People with developmental disabilities, which can include mental retardation, cerebral palsy, autism, epilepsy, and other conditions, may at some time seek out social services. The goal of the social worker is to assist such people in improving their functioning and social adjustment. Usually this is accomplished through teams that include other professionals.

Social workers help parents of children with disabilities understand their legal rights, learn to be advocates for their children, and help them find special services.

Social workers may work with individuals or groups as well as provide counseling for families. The social worker helps find the right services to enable each individual to be as independent as possible.

For the clients of social workers who serve people with disabilities those services can mean the difference between merely surviving and leading a productive and joyful life.

Employers

  • Community-based living arrangements
  • State and local agencies
  • Medical facilities
  • Schools

Employment/Occupational Social Work

With the ever-increasing competitiveness of our economy, the quality of the workforce often determines an enterprise’s success or failure. Occupational social workers are a boon to our nation’s businesses, helping workers with problems that affect their job performance and satisfaction. Social workers may help corporations reengineer their structure and methods to improve efficiency, creativity, productivity, and morale. Or social workers in this field may work for a union and might be involved in job counseling or organizing.

A growing practice area for occupational social workers is in employee assistance programs (EAPs). The social worker may own the EAP or be employed by a business or a union, working onsite or off. The breadth and scope of their duties can be enormous – one minute helping an executive cope with the strain of an impending takeover, the next counseling an anorexic young trainee. EAP social workers may lead groups on stress reduction or coping with layoffs. Other situations the social worker may confront include substance abuse, domestic violence, single parenting, and vocational rehabilitation. Many employee assistance programs have extended their role for corporations to the management of mental health benefits.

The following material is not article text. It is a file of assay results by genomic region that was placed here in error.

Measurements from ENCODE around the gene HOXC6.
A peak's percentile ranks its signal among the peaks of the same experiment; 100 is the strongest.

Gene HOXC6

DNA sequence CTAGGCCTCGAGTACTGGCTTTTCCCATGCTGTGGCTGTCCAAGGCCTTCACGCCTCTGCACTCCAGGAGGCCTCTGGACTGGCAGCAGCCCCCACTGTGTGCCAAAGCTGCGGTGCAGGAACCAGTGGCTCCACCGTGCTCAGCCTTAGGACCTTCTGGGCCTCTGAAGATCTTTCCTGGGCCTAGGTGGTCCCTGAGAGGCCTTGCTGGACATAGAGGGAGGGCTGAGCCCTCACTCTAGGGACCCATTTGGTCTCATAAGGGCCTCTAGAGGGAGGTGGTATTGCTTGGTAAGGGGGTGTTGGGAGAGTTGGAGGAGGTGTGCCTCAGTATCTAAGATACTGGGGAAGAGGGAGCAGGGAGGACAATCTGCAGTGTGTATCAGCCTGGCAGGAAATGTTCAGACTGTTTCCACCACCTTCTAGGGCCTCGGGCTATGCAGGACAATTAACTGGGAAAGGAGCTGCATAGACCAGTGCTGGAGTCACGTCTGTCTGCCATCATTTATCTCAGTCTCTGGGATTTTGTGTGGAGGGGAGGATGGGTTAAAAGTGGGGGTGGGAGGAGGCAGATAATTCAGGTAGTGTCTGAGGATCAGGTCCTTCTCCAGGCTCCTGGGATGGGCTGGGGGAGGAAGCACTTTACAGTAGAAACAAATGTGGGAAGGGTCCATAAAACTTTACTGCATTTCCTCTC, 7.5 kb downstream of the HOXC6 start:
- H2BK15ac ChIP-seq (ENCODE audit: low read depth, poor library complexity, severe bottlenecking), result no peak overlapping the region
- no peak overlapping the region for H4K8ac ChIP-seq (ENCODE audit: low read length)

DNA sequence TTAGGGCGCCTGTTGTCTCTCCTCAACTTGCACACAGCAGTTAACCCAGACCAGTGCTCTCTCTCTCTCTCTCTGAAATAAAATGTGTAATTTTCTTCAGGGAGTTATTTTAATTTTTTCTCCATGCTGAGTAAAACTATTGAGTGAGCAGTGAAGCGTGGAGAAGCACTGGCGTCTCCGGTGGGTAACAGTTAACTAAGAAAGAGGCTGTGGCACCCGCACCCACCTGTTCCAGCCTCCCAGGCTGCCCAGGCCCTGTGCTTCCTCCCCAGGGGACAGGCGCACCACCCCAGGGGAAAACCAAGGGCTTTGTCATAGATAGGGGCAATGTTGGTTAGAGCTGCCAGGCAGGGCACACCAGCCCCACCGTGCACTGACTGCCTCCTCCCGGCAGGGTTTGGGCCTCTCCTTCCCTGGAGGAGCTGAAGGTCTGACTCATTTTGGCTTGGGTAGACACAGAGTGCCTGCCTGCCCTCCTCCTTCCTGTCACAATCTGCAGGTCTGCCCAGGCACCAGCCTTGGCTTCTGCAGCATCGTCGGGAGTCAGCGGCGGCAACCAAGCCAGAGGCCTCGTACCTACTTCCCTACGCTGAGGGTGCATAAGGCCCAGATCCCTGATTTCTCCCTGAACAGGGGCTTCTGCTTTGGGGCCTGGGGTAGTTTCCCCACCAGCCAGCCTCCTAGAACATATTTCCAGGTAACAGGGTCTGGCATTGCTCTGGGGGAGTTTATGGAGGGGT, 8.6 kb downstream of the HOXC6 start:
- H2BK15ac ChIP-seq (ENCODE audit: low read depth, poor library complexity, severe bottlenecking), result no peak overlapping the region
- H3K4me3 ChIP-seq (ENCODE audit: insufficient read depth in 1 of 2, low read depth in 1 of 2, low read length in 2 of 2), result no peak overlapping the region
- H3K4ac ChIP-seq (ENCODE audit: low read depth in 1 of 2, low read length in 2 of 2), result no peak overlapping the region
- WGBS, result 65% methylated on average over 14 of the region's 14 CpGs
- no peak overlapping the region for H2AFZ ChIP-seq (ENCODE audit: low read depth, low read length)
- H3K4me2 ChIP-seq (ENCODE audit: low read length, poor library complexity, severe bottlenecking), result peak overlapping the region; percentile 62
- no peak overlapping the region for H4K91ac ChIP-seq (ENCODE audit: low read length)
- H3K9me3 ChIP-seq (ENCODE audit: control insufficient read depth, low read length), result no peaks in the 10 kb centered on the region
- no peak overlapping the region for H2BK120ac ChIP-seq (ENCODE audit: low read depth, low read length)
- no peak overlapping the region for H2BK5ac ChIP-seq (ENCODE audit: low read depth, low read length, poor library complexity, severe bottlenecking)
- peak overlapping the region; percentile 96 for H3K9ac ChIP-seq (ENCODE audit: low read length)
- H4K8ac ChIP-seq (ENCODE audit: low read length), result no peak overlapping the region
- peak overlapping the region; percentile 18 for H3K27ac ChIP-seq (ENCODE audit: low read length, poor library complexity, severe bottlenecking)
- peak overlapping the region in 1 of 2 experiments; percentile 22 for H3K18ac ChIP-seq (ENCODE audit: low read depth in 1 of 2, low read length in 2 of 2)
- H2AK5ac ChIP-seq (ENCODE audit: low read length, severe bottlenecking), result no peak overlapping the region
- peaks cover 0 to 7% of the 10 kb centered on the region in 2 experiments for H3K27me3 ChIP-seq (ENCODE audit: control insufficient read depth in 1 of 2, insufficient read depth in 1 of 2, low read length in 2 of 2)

In the vibrant domain of American work life, social workers provide the necessary human dimension.

Employers

  • Corporations
  • Businesses
  • Employee assistance programs
  • Labor unions
  • Organizational development

Health Care

Social workers are needed in hospitals, clinics, and other medical and health care settings to facilitate medical and emotional treatment. These social workers assess a patient’s needs, manage the many services a patient may require for recovery, plan for care after hospitalization, educate patients and their families, and help them cope with the personal and emotional problems related to the illness.

Social workers are vital members of the health care team, working in concert with doctors, nurses, and other health and mental health professionals. They sensitize other health care providers to the social and emotional aspects of illness.

In health settings social workers also conduct research, develop programs, administer social work departments, lead support groups, and coordinate community resources. The health care field offers a variety of employment opportunities in homes, community health centers, outpatient clinics, and public health program, as well as in hospitals.

Employers

  • Health maintenance organizations
  • Nursing homes
  • Hospitals
  • Clinics
  • Hospice
  • Group homes

Note: This information is from Choices: Careers in Social Work by the National Association of Social Workers.

Contact Us

Social Work Department

Department Chair:
Cynthia Moniz
Phone: 603-535-2538
Email: cmoniz@plymouth.edu

Mary Taylor House
Phone: 603-535-2703
Email: lreed@plymouth.edu (Laurie Reed, Administrative Assistant)
Fax: 603-535-2854

Mailing Address
17 High Street
MSC #57
Plymouth, NH 03264